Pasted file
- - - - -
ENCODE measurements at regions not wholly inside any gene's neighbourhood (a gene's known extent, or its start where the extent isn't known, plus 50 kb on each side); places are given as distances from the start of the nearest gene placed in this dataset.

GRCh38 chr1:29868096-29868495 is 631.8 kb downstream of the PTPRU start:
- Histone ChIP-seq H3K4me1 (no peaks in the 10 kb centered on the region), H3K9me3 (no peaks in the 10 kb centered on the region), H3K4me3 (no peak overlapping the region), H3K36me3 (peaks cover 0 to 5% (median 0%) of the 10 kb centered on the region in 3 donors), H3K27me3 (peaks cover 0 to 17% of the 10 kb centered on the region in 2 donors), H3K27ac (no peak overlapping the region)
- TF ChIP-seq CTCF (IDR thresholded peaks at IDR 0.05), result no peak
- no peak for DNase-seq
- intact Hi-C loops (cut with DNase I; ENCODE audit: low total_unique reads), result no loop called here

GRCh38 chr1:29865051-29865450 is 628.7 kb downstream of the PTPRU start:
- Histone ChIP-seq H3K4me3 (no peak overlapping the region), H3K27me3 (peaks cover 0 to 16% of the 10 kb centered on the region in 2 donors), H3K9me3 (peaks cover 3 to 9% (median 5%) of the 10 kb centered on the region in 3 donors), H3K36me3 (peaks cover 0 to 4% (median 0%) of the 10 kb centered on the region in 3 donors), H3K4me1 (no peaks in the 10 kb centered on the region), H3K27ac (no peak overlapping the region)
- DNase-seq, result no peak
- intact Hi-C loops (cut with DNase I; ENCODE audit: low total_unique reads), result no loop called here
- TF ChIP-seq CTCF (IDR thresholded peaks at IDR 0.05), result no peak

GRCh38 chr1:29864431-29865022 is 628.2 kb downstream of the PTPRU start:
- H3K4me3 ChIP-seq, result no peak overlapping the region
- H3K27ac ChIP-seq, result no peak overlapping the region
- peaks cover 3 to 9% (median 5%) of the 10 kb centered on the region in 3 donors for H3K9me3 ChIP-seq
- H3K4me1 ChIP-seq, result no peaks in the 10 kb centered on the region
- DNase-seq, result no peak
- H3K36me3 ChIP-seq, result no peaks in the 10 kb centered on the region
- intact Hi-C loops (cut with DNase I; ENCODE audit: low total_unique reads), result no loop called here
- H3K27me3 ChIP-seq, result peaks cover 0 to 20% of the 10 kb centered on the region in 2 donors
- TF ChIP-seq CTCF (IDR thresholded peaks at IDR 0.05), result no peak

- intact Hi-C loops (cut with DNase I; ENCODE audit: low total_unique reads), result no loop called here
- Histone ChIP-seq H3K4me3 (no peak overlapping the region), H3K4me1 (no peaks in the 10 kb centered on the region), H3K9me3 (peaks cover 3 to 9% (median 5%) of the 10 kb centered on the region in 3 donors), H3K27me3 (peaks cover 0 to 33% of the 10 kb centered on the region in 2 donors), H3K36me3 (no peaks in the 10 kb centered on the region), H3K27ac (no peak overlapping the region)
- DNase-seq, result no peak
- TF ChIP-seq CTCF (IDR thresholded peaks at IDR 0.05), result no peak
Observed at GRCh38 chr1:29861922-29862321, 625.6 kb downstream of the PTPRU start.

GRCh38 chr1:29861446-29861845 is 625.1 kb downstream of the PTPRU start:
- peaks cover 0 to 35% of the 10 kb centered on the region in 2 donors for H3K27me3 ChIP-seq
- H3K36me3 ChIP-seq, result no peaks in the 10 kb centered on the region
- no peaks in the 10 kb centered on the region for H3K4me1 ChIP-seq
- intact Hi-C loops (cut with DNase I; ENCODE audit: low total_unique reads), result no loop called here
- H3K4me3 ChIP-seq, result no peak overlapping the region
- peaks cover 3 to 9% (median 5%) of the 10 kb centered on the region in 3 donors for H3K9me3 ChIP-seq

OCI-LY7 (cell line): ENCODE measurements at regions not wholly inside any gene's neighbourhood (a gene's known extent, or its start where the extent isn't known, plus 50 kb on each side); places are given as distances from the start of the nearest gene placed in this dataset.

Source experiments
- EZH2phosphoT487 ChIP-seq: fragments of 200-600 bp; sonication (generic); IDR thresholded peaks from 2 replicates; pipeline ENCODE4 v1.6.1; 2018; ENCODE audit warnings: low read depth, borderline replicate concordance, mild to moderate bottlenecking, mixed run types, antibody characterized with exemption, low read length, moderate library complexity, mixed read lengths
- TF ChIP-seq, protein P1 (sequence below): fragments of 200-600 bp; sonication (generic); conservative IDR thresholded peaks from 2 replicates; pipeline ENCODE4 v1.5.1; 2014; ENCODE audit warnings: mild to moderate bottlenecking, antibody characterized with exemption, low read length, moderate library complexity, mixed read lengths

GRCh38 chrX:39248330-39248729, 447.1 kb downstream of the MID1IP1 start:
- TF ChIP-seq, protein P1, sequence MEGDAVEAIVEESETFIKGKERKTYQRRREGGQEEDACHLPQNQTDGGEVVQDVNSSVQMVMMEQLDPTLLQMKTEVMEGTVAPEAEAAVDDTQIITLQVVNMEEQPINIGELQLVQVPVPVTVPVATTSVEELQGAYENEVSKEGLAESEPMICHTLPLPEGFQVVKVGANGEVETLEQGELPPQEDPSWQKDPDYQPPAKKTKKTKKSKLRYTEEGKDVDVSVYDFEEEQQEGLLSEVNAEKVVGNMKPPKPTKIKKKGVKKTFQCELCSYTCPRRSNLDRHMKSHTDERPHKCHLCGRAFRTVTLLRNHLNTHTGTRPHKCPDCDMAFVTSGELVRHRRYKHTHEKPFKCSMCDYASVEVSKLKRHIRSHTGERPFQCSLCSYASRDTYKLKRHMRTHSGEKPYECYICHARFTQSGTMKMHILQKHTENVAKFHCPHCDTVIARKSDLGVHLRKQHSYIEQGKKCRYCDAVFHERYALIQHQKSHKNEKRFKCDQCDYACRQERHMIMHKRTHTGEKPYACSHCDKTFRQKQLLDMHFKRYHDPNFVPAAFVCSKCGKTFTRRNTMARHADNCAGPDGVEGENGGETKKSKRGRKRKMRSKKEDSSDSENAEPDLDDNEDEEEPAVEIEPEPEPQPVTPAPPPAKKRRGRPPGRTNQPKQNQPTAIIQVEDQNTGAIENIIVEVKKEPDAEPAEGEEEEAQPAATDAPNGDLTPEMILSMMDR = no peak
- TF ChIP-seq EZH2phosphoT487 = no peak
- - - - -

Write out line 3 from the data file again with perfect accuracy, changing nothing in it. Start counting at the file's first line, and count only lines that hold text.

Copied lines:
- Histone ChIP-seq H3K4me1 (no peaks in the 10 kb centered on the region), H3K9me3 (no peaks in the 10 kb centered on the region), H3K4me3 (no peak overlapping the region), H3K36me3 (peaks cover 0 to 5% (median 0%) of the 10 kb centered on the region in 3 donors), H3K27me3 (peaks cover 0 to 17% of the 10 kb centered on the region in 2 donors), H3K27ac (no peak overlapping the region)